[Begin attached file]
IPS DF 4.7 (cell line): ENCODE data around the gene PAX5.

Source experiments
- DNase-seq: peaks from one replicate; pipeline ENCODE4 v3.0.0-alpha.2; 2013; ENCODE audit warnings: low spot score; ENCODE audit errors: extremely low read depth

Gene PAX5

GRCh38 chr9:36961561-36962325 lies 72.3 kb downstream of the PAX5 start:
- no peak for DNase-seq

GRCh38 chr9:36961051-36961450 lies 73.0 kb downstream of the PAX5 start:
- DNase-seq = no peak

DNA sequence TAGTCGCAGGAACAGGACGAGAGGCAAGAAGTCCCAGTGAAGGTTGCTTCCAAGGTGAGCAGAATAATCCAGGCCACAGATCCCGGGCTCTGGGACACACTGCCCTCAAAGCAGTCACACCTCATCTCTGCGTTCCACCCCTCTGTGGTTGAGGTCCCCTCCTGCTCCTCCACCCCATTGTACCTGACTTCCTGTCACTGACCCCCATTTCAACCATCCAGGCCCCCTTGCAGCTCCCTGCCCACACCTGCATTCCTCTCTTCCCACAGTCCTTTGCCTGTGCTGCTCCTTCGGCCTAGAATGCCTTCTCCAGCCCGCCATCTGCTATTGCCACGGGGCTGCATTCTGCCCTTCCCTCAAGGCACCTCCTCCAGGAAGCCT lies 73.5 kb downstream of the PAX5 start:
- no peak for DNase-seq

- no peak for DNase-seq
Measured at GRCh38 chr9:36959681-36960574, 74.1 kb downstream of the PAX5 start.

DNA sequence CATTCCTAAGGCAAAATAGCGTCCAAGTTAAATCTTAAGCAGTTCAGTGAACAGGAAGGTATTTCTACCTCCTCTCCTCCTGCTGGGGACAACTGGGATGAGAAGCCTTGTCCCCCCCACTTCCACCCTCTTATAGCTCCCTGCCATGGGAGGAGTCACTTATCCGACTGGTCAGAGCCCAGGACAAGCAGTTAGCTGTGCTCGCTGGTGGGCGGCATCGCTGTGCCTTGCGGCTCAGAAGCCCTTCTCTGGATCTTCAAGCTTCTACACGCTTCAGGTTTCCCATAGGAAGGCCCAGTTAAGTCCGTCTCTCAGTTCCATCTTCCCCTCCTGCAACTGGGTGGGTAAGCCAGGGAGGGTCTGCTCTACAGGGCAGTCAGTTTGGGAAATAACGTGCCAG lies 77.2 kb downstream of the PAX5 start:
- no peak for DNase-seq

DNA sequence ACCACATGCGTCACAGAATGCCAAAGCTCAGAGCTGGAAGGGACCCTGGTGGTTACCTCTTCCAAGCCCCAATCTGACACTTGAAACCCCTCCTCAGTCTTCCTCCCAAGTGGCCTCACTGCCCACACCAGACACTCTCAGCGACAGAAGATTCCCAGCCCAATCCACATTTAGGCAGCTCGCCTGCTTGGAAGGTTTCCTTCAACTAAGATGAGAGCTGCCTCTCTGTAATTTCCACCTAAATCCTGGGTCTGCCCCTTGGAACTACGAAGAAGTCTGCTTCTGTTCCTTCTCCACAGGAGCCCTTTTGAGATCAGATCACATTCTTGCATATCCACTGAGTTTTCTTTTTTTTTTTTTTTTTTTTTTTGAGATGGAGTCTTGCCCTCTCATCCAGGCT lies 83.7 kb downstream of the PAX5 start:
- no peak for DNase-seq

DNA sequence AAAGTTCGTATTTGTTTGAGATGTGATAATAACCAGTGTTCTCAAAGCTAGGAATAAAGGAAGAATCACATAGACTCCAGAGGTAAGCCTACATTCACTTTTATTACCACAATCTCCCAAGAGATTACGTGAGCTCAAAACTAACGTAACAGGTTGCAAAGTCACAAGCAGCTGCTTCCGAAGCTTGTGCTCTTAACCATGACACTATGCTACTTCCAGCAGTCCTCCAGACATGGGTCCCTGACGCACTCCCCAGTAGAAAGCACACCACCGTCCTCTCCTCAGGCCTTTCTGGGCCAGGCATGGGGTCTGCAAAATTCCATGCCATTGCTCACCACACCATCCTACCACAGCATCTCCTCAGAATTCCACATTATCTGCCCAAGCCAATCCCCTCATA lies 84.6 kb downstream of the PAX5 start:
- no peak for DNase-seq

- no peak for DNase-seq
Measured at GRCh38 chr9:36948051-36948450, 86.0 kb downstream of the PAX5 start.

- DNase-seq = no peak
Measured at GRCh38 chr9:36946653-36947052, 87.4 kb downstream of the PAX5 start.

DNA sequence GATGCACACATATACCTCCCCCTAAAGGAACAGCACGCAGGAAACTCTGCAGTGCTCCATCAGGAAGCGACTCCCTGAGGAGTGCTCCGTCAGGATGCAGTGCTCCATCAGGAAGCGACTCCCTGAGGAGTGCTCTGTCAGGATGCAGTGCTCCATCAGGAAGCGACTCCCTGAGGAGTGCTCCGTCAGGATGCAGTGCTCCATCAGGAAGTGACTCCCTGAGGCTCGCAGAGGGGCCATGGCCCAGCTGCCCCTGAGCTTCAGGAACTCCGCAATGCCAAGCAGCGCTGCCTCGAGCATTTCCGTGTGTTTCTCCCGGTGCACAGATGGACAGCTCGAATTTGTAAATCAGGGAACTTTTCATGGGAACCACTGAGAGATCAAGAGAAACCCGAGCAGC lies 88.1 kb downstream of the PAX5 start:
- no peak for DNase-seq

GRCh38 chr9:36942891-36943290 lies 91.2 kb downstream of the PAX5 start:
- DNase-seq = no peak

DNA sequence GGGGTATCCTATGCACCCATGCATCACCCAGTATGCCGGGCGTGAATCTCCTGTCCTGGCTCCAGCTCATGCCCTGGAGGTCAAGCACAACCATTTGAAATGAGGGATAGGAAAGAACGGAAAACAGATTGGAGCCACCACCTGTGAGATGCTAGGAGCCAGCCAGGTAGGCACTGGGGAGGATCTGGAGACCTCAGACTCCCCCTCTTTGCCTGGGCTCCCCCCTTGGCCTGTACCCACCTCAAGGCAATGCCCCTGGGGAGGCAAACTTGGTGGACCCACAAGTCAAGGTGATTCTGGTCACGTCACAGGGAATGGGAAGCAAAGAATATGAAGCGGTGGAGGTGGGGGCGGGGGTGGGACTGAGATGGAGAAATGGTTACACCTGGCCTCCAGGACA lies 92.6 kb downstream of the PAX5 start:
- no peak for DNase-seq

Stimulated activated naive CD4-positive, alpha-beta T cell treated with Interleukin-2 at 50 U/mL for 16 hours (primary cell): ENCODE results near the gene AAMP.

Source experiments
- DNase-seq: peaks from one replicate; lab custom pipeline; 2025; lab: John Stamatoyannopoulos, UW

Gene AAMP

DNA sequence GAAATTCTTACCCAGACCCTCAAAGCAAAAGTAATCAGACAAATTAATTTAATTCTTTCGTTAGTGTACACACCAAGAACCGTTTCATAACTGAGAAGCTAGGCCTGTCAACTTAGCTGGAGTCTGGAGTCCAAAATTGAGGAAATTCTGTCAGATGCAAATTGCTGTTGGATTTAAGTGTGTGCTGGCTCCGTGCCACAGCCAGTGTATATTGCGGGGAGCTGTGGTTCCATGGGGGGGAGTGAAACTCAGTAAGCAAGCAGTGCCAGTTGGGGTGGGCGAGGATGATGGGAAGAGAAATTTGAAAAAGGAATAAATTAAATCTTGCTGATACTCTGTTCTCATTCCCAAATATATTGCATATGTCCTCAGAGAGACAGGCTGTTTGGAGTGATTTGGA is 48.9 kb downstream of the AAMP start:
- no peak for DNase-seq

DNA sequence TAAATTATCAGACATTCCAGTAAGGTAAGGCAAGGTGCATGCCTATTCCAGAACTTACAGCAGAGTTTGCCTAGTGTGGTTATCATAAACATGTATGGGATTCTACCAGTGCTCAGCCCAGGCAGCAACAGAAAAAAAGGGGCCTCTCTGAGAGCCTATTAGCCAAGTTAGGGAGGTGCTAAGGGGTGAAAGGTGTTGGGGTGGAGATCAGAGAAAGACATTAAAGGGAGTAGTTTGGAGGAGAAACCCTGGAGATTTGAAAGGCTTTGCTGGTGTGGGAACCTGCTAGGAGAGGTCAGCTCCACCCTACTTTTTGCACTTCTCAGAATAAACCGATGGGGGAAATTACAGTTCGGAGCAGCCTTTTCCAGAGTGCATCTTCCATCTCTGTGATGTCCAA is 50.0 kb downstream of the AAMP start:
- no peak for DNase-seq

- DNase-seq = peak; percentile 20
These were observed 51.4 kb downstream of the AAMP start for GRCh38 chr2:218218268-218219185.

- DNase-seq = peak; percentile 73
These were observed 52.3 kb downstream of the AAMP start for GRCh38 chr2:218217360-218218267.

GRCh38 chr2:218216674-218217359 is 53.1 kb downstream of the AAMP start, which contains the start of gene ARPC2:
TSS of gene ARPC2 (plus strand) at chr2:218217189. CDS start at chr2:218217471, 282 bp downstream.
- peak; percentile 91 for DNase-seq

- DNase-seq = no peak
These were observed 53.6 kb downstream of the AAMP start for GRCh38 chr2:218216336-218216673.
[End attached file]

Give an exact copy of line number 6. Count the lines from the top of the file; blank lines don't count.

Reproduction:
- no peak for DNase-seq